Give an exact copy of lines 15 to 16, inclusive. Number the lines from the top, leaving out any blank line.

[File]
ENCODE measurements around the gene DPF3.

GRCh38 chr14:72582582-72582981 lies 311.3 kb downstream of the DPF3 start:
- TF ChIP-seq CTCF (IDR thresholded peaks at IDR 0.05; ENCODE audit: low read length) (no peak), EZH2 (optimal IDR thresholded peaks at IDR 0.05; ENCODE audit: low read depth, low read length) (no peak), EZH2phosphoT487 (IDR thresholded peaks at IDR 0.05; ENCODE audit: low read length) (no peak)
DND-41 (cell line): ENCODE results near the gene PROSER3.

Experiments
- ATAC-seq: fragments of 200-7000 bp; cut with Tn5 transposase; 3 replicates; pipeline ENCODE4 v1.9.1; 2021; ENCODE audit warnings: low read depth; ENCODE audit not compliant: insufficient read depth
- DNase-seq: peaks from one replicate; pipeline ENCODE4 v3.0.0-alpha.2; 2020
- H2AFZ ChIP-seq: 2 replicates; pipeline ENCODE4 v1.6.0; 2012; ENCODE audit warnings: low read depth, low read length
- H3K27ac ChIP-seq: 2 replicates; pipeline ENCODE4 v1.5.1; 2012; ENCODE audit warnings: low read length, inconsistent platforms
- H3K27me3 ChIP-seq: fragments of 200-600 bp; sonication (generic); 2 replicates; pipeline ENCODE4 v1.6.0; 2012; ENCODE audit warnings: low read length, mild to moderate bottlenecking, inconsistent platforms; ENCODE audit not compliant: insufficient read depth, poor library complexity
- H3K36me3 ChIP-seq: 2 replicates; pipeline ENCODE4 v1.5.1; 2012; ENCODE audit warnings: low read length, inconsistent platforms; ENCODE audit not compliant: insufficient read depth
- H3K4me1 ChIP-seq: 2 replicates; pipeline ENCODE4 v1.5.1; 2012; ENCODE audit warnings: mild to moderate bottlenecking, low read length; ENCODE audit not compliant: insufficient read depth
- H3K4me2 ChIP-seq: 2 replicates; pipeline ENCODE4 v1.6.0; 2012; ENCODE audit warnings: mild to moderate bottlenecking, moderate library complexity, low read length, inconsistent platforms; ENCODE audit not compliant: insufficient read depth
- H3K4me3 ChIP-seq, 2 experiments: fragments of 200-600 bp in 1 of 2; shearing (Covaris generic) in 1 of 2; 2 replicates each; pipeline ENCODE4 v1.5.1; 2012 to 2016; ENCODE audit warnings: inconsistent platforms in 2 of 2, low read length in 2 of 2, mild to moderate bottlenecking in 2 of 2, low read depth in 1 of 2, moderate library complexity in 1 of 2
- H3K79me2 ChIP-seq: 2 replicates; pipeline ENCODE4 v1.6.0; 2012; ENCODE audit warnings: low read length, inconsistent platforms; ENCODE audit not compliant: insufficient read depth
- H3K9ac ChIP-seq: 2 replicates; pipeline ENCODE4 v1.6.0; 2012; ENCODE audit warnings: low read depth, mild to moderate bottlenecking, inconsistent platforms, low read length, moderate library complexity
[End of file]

- H3K79me2 ChIP-seq: 2 replicates; pipeline ENCODE4 v1.6.0; 2012; ENCODE audit warnings: low read length, inconsistent platforms; ENCODE audit not compliant: insufficient read depth
- H3K9ac ChIP-seq: 2 replicates; pipeline ENCODE4 v1.6.0; 2012; ENCODE audit warnings: low read depth, mild to moderate bottlenecking, inconsistent platforms, low read length, moderate library complexity